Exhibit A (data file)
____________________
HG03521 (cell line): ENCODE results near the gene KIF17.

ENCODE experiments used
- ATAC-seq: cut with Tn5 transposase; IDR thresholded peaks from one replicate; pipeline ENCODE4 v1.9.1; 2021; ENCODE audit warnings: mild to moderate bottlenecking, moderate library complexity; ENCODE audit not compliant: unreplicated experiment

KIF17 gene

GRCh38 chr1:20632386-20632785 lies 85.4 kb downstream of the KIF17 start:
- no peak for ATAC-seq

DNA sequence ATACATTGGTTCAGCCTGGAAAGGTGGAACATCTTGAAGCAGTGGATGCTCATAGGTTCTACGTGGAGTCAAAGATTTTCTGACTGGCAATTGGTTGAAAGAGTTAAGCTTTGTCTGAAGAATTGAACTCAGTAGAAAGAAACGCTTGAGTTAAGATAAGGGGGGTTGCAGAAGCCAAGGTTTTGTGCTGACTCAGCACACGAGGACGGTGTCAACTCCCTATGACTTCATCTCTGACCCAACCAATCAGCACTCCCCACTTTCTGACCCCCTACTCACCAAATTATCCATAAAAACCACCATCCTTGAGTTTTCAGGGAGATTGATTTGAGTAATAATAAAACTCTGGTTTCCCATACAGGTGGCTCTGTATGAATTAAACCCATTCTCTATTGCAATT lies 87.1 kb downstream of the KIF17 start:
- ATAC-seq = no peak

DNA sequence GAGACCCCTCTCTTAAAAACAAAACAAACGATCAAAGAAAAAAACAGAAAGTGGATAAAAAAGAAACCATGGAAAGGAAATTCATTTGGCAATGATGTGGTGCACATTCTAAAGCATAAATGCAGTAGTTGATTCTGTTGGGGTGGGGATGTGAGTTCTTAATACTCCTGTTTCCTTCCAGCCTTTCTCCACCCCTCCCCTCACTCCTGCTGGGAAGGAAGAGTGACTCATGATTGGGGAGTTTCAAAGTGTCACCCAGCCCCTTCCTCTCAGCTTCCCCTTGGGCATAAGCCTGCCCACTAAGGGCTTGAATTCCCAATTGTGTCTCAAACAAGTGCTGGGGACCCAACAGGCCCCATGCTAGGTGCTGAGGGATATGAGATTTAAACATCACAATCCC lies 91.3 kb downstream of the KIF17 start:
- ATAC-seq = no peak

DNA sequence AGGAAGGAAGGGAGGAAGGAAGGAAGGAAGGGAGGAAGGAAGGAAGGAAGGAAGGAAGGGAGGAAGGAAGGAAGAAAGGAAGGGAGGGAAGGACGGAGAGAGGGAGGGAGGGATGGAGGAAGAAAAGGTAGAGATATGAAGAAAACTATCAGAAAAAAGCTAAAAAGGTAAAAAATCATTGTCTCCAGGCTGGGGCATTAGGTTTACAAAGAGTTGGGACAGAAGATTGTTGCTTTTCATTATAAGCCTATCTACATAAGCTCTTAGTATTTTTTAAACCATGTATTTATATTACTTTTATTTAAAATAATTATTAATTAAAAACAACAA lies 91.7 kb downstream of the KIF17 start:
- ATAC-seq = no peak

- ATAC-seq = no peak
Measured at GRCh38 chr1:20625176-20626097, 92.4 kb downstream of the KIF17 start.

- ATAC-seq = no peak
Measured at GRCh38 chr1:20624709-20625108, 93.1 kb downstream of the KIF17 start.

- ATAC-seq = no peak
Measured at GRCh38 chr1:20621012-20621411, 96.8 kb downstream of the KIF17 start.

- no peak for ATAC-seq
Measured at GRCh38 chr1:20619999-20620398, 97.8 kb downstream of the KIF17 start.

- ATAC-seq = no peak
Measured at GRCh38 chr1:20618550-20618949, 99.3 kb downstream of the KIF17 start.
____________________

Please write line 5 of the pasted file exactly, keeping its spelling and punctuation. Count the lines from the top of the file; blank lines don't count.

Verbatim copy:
GRCh38 chr1:20632386-20632785 lies 85.4 kb downstream of the KIF17 start: